CUDA C++ - how to define an array of unknown size in cuda kernel (not with extern __shared__ )?

I am trying to parallelize the computation of a metric on the nodes of a graph.

As an approach I have made each thread calculate the metric on a node (since the calculation on a node is independent).

Each thread will have to calculate the neighbors at distance one of the considered node and store them in an array of initially unknown size (and different for each node).

I can’t use extern shared array because each thread has to compute its own array and can’t be shared.

I can’t declare a (max) fixed array size because it would be very inefficient for my task.

Is there any another way to handle this array or other dynamic data structures?

This is an extract of the kernel function:

__global__ void expectedForce(int* IR_vec, int* IC_vec, int n_IR)
    double ExF = 0;
    int seed = blockDim.x * blockIdx.x + threadIdx.x+1;
    if(seed<n_IR) {
        int valRiga = IR_vec[seed];
        int distOne[]; // that's the array I have to handle


you can do malloc() inside a CUDA kernel. Based on that it would be possible to create a std::vector-like container that can dynamically scale up its size.

Note that the resulting pointer can only be free’d using free() inside a CUDA kernel.


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Here are two principles to bear in mind when writing GPU code:

  • The most efficient way to do something difficult is to avoid having to do it in the first place.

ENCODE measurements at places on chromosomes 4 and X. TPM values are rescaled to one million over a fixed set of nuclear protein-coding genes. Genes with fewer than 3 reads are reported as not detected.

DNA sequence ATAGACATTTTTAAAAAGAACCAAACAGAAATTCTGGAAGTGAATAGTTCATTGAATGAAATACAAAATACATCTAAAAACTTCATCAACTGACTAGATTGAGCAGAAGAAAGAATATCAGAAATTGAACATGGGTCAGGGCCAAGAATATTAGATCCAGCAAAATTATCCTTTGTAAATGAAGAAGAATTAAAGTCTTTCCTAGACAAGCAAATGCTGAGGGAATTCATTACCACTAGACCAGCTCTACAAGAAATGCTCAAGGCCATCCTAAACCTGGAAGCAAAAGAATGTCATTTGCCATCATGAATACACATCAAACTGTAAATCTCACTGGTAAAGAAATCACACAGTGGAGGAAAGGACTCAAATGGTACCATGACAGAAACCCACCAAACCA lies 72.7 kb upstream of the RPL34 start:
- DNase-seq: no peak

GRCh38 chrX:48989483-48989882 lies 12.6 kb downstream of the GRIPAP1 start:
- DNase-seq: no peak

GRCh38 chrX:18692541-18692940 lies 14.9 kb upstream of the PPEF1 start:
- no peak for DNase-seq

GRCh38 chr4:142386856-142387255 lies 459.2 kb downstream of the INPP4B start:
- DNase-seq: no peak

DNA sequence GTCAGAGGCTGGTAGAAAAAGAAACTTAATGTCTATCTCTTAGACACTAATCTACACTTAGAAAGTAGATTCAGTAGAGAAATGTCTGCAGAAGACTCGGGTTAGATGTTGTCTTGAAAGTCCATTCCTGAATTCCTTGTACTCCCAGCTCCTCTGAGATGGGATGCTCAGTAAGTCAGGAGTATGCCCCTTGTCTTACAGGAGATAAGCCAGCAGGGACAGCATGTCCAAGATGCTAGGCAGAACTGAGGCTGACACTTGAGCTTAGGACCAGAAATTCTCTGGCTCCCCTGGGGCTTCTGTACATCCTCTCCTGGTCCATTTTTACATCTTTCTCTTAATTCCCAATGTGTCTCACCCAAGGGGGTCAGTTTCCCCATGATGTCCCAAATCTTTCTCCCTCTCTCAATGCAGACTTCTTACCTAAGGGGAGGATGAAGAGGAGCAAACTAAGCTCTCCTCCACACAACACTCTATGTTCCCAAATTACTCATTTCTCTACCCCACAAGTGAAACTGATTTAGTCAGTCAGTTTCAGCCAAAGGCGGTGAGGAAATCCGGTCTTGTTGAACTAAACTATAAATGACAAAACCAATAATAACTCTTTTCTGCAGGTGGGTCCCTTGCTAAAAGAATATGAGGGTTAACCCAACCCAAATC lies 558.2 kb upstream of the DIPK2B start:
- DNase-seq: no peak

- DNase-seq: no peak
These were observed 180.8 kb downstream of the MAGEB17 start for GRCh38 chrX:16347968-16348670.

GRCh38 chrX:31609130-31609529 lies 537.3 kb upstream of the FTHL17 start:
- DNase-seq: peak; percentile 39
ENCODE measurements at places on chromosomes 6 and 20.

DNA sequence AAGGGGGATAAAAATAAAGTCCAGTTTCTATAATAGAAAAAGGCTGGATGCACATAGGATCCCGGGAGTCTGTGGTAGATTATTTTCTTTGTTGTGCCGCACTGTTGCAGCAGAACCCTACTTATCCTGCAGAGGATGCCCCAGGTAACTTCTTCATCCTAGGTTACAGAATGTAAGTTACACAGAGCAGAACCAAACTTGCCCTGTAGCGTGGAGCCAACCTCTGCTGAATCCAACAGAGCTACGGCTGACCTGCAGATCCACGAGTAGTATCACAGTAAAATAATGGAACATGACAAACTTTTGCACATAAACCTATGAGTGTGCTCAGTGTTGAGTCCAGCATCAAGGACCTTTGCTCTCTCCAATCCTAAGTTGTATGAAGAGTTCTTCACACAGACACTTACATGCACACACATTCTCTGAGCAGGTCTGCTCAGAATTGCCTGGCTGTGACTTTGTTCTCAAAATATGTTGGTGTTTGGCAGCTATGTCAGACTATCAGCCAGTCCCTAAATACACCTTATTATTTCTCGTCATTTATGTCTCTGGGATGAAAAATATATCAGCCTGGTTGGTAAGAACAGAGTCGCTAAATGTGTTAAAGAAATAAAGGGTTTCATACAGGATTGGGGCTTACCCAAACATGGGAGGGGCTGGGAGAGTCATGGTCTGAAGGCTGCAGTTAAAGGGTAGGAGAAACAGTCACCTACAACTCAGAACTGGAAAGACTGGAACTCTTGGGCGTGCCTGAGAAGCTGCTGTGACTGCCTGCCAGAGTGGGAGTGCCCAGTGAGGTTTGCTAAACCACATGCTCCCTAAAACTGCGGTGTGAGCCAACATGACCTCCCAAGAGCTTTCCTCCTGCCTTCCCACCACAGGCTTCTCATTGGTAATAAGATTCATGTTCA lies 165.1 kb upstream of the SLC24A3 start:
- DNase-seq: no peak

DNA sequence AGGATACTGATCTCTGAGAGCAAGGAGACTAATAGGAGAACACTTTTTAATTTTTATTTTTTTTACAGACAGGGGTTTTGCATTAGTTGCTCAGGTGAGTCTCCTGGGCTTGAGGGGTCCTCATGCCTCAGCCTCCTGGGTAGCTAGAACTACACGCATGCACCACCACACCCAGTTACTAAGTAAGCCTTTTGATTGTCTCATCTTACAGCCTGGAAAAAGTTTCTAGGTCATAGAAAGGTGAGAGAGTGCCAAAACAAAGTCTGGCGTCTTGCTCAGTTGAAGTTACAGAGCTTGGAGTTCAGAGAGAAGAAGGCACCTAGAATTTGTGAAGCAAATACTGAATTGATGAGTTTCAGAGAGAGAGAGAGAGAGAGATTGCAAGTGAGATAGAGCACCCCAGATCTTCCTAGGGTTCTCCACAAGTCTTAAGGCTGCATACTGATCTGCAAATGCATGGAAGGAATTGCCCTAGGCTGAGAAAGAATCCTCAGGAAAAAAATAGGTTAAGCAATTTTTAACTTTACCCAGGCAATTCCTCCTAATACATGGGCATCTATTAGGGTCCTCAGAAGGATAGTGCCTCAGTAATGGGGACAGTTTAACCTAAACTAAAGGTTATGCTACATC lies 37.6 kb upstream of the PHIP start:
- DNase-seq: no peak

• Feed the GPU the kind of work it likes to do.

Now, for your specific question: First, if you can establish a moderate upper bound Δ on the degree of each node in V, pre-allocate an array of |V|* Δ, think of it as |V| arrays of Δ elements each, and have each thread store its node’s neighbor indices in its respective small array.


  • Allocate an array of |V| elements, to store the prefix-sum of node degrees.
  • Have each thread count its degree.
  • Compute the overall and prefix sum of the degrees; store it in the array (you could forego the whole storage thing, but then you’d need to recompute the prefix sum later).
  • This overall sum is the amount of memory to allocate (times the size of a node index of course); do it either outside the kernel, or alternatively you could use device-wide synchronization and device-side malloc (I’d try to avoid that).
  • With the memory allocated, you now perform the metric computations again, and you use the prefix sum array to determine where to store the neighbor indices.

This may seem like more work to you, but let’s just say - just try to make millions of malloc() calls and see how well that plays out :-P the algorithm above has super-parallelizable steps, except for the prefix sum which takes O(log(|V|)) time even with unbounded parallelism - but at least for that there are effective implementations available.

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To emphasize @epk’s last point: In general, to achieve high performance, frequent dynamic memory allocation (and de-allocation) should be avoided in GPU programming as well as in multithreaded programming on CPUs. Corollary: Where possible, re-use dynamically allocated memory.

Consider using a hybrid approach with preallocated arrays that fits e.g. 95% of all cases. And the remaining 5% of all threads have to allocate larger buffers as needed, e.g. using malloc() or new.

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